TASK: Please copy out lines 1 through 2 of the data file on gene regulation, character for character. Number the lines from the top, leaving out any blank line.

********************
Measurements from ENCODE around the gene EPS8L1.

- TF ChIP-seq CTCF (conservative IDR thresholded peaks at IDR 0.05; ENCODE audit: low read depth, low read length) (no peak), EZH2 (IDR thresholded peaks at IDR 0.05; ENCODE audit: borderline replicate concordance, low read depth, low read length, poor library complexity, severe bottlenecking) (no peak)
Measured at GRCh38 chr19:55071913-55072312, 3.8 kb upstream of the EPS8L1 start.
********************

Measurements from ENCODE around the gene EPS8L1.

- TF ChIP-seq CTCF (conservative IDR thresholded peaks at IDR 0.05; ENCODE audit: low read depth, low read length) (no peak), EZH2 (IDR thresholded peaks at IDR 0.05; ENCODE audit: borderline replicate concordance, low read depth, low read length, poor library complexity, severe bottlenecking) (no peak)